I heard that intelligence agencies and cyber security experts can hunt down anyone using outernet under 10 minutes. Is that true? Or at least is that theoretically possible?
So the government is supposedly able to detect a receiver? I don’t see how that’s even remotely possible. They would have to be looking for you already.
Yes, the LO in the LNB and the microprocessor radiate just a little, but that’s a very weak signal. I don’t think I can detect these from 30-100 feet away with some pretty sensitive instruments and a highly directional antenna.
why would they do that?
As to why - - as Zoltan asks - - to find you in a country censoring news and wanting to prevent you from learning about current events, it’s a real possibility. Technically - - as Konrad says - - it is not easy.
But harken back to the Outernet “heartbeat” sending location signal strength reports back to Chicago. There’s an issue needing to be addressed. Several Forum members have mentioned this before, and asked if the “heartbeat” function could be better handled in Skylark as an option.
Something to think about. Ken
They could detect the wifi signal as they drive around.
Just change the WIFI Name and it looks like any ordinary wifi router.
But the heartbeat required Internet to get back to Chicago. I agree it should be optional.
If I was in some remote (s-hole?) country where they execute people for this … I would want to be able to turn off the SSID beacon.
This might interest you…
spying on information systems through leaking emanations
Okay, so any heterodyne receiver leaks a bit of the local oscillator (LO) signal back out the “wrong port” of the mixer, and out the receiving antenna. Sometimes more than a bit. That’s how the first-generation “radar detector detector” devices worked, and it’s how MobilTrak advertising works. It’s ostensibly how the TV-police in the UK would detect TVs and then compare them against the list of TVs they’d been paid for, and pursue the unlicensed ones.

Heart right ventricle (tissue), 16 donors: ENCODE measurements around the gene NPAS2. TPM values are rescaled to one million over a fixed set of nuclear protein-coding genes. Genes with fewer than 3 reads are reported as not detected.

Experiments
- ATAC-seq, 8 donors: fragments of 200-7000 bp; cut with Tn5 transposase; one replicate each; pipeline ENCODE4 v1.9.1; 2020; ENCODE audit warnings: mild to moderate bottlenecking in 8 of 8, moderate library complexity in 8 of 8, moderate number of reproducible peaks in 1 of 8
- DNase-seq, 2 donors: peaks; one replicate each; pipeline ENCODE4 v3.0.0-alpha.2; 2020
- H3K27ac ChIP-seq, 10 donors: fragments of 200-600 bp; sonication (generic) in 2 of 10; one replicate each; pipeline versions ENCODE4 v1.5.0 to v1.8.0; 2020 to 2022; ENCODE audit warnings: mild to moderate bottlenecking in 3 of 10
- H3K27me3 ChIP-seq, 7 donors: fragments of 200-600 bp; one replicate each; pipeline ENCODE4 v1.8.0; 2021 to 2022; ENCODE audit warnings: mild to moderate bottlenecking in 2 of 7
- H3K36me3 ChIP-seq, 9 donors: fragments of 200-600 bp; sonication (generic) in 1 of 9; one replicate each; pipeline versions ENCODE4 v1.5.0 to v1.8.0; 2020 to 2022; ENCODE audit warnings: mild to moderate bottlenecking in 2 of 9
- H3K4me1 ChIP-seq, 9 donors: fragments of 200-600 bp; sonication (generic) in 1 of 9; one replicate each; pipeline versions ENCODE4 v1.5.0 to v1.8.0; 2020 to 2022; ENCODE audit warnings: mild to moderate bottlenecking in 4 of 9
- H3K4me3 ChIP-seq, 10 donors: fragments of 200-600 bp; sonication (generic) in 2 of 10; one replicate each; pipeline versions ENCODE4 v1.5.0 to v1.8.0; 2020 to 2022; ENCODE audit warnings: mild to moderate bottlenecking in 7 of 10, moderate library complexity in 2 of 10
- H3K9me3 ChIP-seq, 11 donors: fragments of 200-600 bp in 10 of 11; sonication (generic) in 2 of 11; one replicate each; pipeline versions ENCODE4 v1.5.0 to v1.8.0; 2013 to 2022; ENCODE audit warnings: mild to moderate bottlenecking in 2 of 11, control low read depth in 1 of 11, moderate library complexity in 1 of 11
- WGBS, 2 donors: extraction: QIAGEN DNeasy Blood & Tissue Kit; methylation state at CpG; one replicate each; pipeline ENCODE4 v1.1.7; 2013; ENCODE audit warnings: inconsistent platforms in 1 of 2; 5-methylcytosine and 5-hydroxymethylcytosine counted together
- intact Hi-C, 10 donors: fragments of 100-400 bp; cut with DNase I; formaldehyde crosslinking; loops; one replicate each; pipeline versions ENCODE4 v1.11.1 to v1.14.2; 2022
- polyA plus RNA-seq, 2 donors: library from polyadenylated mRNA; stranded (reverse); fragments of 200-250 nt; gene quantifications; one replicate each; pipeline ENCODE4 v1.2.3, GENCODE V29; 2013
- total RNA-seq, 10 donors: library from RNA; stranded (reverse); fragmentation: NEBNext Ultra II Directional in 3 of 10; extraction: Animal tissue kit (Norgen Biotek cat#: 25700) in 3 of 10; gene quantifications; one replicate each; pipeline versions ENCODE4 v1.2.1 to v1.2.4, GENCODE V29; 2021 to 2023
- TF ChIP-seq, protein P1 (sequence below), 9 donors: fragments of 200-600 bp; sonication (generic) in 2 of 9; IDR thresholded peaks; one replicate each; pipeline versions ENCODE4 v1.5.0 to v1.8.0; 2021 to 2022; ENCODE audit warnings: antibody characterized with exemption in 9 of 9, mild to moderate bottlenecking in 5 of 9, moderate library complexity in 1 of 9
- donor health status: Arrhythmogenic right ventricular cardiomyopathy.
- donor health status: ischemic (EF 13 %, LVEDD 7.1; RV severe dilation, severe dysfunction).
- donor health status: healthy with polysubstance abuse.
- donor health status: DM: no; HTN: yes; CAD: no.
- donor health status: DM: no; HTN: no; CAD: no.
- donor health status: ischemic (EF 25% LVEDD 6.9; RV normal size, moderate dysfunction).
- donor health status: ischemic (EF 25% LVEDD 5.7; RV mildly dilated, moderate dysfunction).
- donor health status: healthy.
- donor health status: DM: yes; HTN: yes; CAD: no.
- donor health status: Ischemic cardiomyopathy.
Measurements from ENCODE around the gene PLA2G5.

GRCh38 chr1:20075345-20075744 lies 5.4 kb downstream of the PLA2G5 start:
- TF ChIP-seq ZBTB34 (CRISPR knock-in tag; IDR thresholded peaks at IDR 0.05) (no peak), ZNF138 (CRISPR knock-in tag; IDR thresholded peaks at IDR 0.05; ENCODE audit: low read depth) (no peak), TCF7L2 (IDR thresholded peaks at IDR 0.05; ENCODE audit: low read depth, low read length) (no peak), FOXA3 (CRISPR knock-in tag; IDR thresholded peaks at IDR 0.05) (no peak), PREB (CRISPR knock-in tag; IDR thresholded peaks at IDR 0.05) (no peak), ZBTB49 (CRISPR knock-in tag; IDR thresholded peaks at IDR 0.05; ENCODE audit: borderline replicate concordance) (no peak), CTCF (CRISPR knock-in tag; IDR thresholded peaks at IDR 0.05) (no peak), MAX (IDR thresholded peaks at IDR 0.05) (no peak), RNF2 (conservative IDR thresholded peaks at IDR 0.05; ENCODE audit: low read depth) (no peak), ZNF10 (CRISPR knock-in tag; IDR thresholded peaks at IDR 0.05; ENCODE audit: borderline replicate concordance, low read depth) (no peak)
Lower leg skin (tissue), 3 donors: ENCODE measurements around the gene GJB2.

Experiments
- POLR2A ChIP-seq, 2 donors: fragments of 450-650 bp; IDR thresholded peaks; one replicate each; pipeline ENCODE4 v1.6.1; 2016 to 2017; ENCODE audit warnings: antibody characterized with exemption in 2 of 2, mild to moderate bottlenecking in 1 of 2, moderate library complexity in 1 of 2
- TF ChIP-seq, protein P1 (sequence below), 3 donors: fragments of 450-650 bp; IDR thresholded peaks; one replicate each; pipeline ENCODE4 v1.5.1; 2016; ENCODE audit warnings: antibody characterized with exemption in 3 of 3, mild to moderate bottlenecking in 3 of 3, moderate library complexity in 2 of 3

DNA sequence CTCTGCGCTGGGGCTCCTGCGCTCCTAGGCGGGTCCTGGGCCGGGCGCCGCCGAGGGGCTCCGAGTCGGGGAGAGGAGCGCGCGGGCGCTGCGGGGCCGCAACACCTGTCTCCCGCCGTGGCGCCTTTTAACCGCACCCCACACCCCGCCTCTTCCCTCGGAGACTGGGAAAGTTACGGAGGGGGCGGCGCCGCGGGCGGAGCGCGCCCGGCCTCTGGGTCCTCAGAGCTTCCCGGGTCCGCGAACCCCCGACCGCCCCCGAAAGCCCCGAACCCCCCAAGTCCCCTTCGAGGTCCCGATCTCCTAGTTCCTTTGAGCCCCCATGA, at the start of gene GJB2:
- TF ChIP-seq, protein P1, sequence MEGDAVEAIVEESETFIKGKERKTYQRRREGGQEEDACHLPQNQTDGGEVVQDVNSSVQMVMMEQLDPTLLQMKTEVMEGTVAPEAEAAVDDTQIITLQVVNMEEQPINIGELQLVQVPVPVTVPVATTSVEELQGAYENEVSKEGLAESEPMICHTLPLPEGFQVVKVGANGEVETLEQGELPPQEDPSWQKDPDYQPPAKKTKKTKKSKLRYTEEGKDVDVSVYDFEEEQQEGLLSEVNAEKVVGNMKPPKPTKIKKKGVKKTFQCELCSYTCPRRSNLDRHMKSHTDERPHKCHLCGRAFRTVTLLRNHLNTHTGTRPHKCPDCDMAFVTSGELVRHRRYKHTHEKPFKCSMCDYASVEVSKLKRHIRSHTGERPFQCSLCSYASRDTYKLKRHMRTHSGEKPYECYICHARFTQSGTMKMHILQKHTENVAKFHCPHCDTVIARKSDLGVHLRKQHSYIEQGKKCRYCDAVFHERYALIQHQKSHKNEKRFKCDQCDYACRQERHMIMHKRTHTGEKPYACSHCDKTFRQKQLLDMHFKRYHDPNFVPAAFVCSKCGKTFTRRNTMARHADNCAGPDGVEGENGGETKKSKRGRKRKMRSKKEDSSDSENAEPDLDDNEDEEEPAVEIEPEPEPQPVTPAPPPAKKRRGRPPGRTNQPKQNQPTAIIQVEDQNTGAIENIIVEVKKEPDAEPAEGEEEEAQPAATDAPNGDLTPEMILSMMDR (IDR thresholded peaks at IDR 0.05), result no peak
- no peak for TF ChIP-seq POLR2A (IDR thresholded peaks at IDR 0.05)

The LO in any satellite LNB is probably detectable at some distance, but the strength off-axis would be determined by the radiation pattern of the antenna feed. Main boresight, sidelobes, all the usual. Outernet 3.0 is using a standard TV LNB, so assuming someone was looking for that signal, it would look like any other satellite-TV receiver. The LO frequency doesn’t vary depending on what signal you’re receiving, which is nice. If it’s legal in your location to have a satellite-TV receiver, simply get one that uses the same LNB type as Outernet, and set it up as a “decoy”.
It might be interesting to experiment with “choke rings” or shades/shields that would attenuate the off-axis signal, and if satellite TV is illegal in your country, surely there’s already an underground knowledge-base of how to do this.
On the wifi side, Outernet looks just like any other wifi AP. Nothin’ special. A little weak, even. Change the SSID and you should be good to go. If you’re concerned that someone may be looking for the specific brand (Ethernet MAC OID) of wifi dongles shipped with Dreamcatcher, just use ifconfig to change the interface MAC. Random values are likely to be invalid and stick out like a sore thumb, so copy the OID of another manufacturer and just randomize the last 3 bytes.